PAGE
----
Total N and S deposition is calculated for a 5kmx5km grid square as the sum of wet, dry, cloud droplet and aerosol deposition with most of the deposition in the form of rain (wet deposition) or gases (dry deposition). Using the UK national measurement site concentration data a concentration map for the UK for each pollutant is derived - these are SO2, NO2, HNO3, NH3, SO4, NO3 and NH4.
Deposition is then the product of the concentration map and a process to deliver the pollutant from the atmosphere to the landscape. The wet deposition uses rainfall from the Met Office modified to account for the orographic enhancement of both rainfall volume and rain ion concentration. Dry deposition uses a modified big leaf model which basically estimates the transfer rates from the atmosphere to the canopy surface and then the uptake by various mechanisms within the plant canopy. Cloud droplet and aerosol deposition use a simpler version of the same mechanistic structure as dry deposition.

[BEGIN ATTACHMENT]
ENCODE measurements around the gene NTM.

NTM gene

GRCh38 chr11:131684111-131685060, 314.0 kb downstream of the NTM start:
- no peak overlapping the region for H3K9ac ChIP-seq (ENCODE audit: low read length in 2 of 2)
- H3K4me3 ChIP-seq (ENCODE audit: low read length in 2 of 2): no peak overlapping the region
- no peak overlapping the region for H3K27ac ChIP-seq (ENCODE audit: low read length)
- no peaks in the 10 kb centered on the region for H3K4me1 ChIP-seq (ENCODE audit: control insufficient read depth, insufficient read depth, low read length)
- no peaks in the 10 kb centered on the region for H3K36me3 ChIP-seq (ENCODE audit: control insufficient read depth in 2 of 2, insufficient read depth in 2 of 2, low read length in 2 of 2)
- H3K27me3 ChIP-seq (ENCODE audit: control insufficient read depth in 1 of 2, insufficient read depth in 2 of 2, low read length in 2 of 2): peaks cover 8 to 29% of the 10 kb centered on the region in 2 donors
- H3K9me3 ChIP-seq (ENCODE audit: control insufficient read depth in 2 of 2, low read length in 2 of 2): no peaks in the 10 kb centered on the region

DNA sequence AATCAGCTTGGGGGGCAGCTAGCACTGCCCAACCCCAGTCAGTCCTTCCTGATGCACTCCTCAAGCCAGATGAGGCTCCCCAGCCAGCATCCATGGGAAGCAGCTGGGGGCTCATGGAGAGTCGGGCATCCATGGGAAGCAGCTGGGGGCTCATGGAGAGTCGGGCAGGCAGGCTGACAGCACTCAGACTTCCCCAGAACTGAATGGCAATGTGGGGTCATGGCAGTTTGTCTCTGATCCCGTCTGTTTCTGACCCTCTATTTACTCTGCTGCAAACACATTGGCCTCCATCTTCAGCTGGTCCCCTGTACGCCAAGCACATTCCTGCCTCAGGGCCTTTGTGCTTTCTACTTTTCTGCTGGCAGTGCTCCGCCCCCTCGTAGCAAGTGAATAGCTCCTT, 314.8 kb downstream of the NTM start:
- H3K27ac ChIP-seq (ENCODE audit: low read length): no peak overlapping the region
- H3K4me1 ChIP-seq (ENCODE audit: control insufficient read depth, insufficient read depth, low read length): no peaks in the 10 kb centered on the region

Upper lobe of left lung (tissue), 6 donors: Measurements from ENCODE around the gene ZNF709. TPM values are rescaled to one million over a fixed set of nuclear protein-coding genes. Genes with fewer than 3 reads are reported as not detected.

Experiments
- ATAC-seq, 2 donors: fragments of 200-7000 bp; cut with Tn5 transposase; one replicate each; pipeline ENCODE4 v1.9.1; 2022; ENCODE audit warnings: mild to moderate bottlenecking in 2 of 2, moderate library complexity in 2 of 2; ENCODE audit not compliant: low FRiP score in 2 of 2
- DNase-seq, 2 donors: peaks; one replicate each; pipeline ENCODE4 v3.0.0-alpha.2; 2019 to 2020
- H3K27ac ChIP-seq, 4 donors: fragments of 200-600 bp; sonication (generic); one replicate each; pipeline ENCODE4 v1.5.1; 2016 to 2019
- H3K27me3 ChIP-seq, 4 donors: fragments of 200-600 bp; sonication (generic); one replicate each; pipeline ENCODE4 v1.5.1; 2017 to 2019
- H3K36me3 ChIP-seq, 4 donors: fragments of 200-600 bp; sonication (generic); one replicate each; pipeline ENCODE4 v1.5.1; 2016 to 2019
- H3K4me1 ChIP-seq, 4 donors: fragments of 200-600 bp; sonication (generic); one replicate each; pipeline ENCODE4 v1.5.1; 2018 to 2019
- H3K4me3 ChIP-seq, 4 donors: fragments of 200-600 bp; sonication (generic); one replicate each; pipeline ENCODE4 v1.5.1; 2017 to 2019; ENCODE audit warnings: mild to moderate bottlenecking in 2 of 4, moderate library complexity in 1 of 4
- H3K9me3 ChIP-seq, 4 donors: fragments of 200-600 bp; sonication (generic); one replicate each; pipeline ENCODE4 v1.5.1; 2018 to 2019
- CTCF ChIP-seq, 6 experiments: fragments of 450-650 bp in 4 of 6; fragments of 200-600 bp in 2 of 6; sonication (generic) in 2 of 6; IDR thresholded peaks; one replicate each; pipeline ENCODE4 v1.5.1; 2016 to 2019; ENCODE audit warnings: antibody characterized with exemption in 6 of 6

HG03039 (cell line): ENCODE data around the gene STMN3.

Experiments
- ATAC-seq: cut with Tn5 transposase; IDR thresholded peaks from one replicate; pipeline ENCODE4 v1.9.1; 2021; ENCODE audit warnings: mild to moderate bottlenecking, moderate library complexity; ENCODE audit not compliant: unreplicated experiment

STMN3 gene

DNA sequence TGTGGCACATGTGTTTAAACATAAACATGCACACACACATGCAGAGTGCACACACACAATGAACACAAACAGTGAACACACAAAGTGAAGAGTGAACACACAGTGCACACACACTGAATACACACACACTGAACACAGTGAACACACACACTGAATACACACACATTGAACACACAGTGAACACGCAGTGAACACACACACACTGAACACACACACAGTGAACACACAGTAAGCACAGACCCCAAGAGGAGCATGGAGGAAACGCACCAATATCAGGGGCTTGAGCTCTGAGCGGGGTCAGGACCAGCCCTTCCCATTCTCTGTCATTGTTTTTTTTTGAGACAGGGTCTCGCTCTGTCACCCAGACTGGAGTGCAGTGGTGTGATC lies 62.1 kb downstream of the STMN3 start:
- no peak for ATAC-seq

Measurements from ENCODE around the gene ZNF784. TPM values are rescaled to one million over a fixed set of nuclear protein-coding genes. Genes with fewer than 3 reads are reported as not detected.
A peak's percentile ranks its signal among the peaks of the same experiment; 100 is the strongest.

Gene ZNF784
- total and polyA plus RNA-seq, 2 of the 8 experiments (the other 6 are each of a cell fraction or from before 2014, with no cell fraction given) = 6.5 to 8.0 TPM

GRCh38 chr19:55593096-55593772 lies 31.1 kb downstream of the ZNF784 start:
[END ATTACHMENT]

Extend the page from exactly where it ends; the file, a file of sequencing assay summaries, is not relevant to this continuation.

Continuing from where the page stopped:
Where it is beneficial, eg for NO2 and NH3 concentrations, we use some extra model information from the emissions inventory to improve the spatial pattern of the concentration maps. The deposition is modelled to each land use separately so the differences between semi-natural (short vegetation) and woodland are related to the physics of the canopy structures and the biology of the plants in that typical land use.
There has been a an important methodological change in the modelling which has been applied to the data from 2004 onwards which means the new data are not comparable with previously published data for those years. Find out more.